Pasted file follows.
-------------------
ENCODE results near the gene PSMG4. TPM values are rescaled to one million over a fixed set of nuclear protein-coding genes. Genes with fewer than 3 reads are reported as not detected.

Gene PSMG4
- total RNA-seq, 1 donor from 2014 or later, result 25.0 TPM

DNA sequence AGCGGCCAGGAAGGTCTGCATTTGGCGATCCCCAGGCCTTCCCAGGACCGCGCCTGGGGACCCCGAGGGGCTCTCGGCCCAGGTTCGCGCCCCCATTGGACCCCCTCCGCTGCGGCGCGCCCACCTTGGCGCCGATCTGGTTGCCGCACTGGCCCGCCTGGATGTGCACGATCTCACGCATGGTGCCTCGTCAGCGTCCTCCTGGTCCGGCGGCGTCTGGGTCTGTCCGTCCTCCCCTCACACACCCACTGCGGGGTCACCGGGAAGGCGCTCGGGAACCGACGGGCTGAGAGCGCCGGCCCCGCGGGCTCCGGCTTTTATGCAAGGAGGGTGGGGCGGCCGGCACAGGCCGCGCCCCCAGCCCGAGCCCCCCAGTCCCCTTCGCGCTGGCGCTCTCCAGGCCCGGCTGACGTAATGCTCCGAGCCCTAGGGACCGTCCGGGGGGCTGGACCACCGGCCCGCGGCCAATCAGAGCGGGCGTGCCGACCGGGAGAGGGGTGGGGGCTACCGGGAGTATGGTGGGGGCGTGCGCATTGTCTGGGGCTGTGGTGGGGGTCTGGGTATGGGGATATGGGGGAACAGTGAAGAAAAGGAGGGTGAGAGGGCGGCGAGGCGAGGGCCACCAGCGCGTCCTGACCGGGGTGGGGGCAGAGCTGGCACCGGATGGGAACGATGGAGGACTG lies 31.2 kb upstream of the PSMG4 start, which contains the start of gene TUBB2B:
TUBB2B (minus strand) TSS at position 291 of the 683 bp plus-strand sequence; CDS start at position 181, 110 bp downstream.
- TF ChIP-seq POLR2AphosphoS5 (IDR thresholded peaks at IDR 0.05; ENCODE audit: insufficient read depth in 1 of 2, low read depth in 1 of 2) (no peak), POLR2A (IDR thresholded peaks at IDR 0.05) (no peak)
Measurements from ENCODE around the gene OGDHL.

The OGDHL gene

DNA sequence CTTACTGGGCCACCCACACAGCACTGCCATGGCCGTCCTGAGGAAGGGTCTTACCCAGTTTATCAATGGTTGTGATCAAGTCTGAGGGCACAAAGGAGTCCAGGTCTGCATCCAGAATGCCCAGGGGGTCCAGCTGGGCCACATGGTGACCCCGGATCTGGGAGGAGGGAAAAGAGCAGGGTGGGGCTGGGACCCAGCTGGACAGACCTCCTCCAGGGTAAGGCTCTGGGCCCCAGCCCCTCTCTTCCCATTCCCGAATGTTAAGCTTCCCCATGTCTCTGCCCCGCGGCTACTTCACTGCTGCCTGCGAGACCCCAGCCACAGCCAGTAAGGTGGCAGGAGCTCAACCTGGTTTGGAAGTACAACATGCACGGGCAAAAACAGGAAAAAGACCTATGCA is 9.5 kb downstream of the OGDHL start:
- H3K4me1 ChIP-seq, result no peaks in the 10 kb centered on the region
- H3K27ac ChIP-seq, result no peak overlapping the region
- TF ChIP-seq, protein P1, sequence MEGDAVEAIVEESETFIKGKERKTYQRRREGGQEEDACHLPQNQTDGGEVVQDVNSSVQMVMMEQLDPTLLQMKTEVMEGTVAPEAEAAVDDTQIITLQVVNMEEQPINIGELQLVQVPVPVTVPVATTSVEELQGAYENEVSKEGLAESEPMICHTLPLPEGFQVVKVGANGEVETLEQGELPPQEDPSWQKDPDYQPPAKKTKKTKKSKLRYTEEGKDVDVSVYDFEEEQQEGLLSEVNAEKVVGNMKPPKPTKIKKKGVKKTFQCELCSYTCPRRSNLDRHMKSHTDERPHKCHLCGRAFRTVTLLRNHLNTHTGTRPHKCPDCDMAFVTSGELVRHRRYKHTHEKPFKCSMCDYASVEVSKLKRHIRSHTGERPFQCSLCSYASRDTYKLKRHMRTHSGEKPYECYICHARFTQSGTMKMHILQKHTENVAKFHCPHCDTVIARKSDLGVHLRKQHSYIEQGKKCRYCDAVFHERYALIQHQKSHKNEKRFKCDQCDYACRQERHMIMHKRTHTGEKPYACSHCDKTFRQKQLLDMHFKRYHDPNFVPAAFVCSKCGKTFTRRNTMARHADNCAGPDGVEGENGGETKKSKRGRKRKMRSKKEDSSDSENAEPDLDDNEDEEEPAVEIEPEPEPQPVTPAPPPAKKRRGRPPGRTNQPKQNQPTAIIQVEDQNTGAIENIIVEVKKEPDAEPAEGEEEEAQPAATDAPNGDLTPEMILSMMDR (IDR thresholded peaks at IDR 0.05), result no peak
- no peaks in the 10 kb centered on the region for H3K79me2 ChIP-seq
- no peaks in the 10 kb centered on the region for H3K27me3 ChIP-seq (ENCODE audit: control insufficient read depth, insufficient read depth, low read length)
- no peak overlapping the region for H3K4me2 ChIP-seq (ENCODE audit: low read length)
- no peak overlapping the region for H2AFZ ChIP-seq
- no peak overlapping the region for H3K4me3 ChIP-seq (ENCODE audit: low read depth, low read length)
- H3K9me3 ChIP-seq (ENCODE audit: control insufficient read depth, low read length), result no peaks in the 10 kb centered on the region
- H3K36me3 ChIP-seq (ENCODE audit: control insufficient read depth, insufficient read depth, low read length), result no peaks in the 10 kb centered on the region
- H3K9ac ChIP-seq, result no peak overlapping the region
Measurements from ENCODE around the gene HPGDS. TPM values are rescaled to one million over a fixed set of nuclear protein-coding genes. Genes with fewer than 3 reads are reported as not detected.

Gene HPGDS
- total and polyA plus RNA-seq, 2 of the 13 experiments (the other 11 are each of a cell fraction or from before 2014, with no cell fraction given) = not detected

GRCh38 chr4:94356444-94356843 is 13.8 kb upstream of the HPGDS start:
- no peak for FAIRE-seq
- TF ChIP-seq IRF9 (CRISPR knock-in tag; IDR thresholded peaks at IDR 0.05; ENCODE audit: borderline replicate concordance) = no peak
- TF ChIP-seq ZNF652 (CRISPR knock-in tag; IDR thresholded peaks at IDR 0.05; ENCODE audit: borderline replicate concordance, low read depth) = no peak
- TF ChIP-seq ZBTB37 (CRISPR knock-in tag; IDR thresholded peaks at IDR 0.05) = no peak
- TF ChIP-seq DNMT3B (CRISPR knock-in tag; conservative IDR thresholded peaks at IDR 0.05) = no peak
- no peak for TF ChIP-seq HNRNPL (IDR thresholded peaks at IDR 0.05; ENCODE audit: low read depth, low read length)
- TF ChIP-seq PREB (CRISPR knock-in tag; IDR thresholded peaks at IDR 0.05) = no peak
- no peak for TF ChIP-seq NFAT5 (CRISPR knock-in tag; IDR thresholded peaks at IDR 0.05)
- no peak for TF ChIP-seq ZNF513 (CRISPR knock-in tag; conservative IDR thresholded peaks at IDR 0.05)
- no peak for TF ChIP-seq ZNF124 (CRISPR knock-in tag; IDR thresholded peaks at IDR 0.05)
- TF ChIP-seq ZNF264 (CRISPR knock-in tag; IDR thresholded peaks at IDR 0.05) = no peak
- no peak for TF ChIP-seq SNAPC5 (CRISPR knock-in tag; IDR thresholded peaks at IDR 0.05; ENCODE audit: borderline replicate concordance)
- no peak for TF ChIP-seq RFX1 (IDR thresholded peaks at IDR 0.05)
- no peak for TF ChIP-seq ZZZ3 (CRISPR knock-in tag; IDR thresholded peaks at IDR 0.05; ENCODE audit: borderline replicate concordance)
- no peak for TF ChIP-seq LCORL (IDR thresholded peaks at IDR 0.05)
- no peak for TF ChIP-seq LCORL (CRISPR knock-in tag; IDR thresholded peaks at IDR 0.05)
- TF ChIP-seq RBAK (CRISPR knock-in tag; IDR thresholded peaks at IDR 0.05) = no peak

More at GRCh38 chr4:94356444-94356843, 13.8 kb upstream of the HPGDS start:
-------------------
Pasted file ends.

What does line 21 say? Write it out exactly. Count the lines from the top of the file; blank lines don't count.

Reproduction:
Measurements from ENCODE around the gene HPGDS. TPM values are rescaled to one million over a fixed set of nuclear protein-coding genes. Genes with fewer than 3 reads are reported as not detected.